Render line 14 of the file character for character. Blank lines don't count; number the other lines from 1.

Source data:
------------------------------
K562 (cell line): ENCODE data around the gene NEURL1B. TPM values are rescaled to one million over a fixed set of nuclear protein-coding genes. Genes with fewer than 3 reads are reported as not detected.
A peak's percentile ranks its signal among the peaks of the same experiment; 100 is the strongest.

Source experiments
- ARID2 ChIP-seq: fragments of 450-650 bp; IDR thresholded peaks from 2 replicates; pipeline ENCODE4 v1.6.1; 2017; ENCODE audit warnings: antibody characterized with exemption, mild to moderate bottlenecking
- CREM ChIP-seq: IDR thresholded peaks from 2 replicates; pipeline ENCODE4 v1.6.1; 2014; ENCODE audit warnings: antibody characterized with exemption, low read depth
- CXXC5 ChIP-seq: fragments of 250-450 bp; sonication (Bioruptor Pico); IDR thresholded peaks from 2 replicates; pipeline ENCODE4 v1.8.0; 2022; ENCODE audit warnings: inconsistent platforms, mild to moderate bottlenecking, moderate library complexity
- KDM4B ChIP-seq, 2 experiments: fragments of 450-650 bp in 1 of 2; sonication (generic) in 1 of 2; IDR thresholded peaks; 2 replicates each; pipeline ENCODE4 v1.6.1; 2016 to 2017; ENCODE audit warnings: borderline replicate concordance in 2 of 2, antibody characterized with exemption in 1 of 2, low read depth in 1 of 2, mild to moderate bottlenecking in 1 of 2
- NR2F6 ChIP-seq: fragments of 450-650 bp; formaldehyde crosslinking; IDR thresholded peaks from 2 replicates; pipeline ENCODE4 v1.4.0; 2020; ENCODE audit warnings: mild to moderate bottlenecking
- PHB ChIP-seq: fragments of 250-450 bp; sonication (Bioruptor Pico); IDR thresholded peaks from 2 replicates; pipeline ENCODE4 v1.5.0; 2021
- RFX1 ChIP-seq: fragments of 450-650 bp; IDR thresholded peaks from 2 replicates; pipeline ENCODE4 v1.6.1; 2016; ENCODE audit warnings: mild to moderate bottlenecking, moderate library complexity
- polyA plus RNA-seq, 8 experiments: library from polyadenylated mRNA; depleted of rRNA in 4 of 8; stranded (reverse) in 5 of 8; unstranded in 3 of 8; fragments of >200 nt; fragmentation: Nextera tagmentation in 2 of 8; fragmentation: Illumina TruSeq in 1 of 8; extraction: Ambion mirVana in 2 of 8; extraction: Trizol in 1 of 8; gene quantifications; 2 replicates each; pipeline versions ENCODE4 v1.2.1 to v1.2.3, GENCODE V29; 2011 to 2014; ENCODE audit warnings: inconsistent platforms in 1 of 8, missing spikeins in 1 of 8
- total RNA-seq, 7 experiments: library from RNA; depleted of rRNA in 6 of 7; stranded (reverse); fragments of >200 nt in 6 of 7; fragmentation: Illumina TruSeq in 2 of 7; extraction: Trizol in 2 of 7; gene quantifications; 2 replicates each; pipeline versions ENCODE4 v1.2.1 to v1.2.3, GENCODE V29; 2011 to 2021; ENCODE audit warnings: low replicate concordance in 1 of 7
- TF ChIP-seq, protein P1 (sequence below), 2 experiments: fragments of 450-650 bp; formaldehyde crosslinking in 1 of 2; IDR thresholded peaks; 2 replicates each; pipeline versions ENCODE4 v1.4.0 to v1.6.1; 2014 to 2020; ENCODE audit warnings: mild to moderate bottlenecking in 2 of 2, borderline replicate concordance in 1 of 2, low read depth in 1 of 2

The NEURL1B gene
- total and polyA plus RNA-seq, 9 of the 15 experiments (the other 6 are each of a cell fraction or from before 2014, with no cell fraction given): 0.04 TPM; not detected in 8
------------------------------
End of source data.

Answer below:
The NEURL1B gene